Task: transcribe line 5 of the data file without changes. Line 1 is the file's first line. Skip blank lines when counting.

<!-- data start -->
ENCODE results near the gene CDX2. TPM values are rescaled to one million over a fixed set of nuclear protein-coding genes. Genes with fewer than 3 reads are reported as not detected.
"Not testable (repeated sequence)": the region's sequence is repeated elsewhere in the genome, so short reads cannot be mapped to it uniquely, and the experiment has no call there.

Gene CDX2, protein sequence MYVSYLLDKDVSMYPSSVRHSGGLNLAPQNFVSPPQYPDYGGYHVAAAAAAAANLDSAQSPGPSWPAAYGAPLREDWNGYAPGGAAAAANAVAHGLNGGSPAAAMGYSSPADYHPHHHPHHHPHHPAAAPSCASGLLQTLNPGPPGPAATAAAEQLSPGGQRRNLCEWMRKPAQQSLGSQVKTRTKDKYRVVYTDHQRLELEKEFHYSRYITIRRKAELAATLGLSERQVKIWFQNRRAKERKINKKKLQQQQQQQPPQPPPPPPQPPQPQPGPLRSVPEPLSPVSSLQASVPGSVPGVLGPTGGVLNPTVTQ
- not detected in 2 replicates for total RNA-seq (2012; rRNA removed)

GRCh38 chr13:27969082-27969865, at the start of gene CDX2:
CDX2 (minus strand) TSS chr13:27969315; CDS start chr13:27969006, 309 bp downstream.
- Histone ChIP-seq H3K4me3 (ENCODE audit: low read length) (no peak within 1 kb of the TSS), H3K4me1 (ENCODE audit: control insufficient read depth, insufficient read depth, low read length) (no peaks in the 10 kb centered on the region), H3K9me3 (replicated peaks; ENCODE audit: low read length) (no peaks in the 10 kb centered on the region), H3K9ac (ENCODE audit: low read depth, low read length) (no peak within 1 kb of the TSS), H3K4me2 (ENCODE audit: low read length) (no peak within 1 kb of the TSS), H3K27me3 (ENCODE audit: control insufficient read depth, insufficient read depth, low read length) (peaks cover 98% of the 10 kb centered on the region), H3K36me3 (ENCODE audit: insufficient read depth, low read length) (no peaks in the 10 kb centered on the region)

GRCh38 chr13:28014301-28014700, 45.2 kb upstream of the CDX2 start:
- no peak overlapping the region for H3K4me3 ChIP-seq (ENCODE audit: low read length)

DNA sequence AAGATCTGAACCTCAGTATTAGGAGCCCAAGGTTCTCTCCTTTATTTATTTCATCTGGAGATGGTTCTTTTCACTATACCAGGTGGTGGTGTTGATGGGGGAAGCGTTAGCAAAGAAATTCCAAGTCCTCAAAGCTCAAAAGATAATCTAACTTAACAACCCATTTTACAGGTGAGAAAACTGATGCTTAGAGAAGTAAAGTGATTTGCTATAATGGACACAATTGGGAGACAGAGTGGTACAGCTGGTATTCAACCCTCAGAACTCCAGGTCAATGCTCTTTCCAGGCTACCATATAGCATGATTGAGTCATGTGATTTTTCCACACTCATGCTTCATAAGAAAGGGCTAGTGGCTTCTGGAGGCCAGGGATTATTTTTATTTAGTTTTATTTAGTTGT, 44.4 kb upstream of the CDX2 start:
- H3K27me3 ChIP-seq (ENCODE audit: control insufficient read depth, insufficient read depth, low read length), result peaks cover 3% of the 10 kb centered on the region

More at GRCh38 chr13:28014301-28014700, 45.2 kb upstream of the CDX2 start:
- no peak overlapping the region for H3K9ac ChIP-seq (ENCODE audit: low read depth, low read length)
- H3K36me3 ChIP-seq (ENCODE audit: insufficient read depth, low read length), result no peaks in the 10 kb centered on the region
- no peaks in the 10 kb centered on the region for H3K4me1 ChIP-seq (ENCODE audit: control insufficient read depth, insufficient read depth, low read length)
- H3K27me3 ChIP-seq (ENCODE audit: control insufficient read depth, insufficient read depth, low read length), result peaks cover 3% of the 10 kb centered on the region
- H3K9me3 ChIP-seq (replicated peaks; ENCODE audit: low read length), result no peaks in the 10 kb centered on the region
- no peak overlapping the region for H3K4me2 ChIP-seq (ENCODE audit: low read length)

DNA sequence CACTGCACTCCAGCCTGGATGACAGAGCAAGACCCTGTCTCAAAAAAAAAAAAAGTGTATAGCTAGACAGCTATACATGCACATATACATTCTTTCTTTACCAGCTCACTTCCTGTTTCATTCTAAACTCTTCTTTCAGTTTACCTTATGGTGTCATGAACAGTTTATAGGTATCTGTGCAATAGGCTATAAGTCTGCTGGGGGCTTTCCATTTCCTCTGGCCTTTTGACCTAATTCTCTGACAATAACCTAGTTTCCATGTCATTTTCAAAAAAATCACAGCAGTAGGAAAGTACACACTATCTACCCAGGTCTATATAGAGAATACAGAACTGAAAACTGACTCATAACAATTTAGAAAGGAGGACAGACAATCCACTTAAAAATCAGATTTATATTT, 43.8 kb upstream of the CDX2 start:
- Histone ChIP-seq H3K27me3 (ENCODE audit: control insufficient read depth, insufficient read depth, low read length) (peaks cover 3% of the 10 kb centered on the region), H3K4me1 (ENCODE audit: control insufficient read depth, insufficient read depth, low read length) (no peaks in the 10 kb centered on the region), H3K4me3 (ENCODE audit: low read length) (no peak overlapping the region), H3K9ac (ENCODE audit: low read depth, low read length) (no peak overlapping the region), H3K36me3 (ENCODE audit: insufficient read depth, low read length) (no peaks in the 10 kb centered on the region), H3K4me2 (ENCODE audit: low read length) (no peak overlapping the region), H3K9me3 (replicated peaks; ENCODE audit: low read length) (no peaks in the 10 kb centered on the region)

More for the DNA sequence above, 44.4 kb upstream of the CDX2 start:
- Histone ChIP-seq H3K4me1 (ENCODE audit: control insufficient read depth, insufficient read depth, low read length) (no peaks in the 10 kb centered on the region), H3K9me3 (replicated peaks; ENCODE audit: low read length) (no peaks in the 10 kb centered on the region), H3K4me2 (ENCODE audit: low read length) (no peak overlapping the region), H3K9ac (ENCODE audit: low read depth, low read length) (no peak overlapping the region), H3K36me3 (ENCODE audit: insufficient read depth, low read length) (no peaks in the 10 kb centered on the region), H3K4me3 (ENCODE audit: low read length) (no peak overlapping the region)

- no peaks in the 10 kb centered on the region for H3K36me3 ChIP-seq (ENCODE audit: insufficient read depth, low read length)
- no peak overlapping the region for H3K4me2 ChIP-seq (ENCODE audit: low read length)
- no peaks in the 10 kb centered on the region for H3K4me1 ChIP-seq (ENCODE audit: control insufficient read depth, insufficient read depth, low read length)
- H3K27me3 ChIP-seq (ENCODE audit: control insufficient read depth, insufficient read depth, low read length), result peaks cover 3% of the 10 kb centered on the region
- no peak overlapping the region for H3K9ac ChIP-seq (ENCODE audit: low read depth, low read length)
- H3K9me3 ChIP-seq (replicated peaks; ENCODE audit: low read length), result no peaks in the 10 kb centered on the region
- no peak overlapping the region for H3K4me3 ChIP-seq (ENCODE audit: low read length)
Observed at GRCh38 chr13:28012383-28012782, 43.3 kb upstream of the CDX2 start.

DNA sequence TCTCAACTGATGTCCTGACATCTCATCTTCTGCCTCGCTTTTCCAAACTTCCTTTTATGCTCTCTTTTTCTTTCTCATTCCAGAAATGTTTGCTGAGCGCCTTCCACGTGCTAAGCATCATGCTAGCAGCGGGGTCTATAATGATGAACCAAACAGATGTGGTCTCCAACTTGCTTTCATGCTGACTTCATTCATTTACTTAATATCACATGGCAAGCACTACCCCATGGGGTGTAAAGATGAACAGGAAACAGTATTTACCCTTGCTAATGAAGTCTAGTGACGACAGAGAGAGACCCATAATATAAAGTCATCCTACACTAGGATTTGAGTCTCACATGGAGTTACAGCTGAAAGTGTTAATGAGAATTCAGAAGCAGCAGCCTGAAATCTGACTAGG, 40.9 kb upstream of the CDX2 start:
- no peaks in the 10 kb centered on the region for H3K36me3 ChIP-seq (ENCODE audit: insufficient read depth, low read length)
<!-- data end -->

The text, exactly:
GRCh38 chr13:27969082-27969865, at the start of gene CDX2: